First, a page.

Two young "hippie" bikers, Wyatt and Billy sell some dope in Southern California, stash their money away in their gas-tank and set off for a trip across America, on their own personal odyssey looking for a way to lead their lives. On the journey they encounter bigotry and hatred from small-town communities who despise and fear their non-conformism. However Wyatt and Billy also discover people attempting 'alternative lifestyles' who are resisting this narrow-mindedness, there is always a question mark over the future survival of these drop-out groups. The gentle hippie community who thank God for 'a place to stand' are living their own unreal dream. The rancher they encounter and his Mexican wife are hard-pushed to make ends meet. Even LSD turns sour when the trip is a bad one. Death comes to seem the only freedom. When they arrive at a diner in a small town, they are insulted by the local rednecks as weirdo degenerates. They are arrested on some minor pretext by the local sheriff and ... Written by
The New Orleans cemetery is St. Louis #1, a Catholic cemetery. They didn't have permission to shoot there, and Catholic audience members were shocked that the church had allowed it. Since then, no other films have been allowed to shoot at St. Louis #1, unless it's a documentary, and you have permission. Interview with the Vampire: The Vampire Chronicles (1994), Double Jeopardy (1999), and other films since then have all used the Lafayette Cemetery, which is Protestant. See more »
The scene just before Wyatt throws away his watch is a mirror image. The bike appears to be leaning to the right on the kickstand (instead of the left) and his jacket has stripes down the right side but in the rest of the movie they're down the left side. See more »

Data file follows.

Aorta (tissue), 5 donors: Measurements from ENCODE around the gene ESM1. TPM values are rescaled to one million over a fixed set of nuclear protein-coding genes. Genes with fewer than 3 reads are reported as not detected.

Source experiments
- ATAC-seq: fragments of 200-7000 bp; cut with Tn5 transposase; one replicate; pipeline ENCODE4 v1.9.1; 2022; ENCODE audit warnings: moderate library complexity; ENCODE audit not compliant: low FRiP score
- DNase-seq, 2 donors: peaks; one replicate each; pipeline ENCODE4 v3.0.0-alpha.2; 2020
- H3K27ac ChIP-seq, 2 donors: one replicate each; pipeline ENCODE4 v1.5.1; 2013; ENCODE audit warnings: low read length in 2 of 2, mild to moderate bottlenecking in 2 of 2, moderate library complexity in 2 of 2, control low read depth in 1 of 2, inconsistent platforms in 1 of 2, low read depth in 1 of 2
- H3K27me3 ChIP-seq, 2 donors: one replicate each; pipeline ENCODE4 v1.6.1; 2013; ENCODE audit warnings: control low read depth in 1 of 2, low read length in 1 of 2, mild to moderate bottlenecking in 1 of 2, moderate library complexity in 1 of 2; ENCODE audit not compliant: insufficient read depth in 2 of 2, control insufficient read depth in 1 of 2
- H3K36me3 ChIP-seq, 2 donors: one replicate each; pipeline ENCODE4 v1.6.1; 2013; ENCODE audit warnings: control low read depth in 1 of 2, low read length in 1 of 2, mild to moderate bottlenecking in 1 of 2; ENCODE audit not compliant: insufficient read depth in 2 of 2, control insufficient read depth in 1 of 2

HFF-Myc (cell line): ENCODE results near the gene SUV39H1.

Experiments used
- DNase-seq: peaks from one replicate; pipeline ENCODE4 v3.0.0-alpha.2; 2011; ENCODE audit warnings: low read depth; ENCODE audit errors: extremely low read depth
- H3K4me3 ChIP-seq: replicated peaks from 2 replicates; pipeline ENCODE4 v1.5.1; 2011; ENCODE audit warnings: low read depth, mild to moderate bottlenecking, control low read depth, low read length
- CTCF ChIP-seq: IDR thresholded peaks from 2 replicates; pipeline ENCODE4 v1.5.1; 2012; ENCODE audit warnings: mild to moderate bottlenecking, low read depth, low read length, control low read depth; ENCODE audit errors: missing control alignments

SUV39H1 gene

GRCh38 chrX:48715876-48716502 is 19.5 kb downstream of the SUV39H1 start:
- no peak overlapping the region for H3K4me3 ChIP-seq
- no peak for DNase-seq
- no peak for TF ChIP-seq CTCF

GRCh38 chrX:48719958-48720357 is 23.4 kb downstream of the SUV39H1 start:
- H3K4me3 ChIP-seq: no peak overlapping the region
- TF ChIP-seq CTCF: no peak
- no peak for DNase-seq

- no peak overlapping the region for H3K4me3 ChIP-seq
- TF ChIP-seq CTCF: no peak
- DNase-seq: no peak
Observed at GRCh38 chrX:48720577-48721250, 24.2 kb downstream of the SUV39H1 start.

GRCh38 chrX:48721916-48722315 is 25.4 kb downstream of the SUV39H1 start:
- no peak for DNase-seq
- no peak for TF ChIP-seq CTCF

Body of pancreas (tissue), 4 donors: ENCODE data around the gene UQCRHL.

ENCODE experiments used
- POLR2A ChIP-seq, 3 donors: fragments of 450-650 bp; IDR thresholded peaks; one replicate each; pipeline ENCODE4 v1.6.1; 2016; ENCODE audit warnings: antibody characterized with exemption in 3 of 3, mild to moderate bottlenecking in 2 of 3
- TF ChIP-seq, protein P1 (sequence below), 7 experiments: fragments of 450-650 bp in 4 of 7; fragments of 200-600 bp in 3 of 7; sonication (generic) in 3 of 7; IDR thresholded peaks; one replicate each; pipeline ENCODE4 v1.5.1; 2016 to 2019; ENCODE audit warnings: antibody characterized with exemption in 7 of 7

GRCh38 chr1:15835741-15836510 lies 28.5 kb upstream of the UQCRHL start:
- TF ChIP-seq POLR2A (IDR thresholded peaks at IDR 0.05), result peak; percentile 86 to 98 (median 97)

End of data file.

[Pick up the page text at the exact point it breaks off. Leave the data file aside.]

No, I mean it, you've got a nice place. It's not every man that can live off the land, you know. You do your own thing in your own time. You should be proud.
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I cannot overstate the importance of this movie in my personal
In 1969 I was eighteen and a freshman at Cambridge University. I was
also a near-fundamentalist and a member of the Christian Union. Its
officials decreed that Easy Rider was unsuitable for Christian viewing;
I'd seen some enthusiastic reviews which made me curious. Moral and
spiritual dilemma followed. To view or not to view? I prayed about it -
look, this is a long time ago, right - and decided that if it had been
OK for the Christian Union's leaders to see it, if only to realise it
was morally dubious, then it was OK for me. They hadn't been corrupted,
presumably; the Lord would see that I wasn't either.
So I went and it blew me away. I thought then and think now, that this
is a magnificently perceptive commentary on hippie culture and one that
only the medium of film can deliver. Naive idealism is weighed against
the squalid reality of drugs (and indeed alcohol). Freedom is portrayed
as often aimless, self-indulgent and downright boring. The underlying
morality could be seen as puritanical: a celebration of the free-lovin'
drop-out Sixties it ain't, more a weary end-of-decade critique thereof.
I would have thought there was much to commend it to the Christian
Union moralisers, yet as ever they couldn't see past the surface - drug
abuse, loose women. Yet it has its high moments, in more ways than one,
and is always a treat for the eyes.
My decision to defy the Christian Union by seeing the film was an early
step out of my fundamentalist prison and I haven't stopped walking yet.
No-one's ever going to tell me what I can and can't watch again: nor
will I censor anyone else's viewing. I'm still a believer, but not of
the kind that the Christian Union would have thought will ever go to
heaven. Guess I'll have to live with that.
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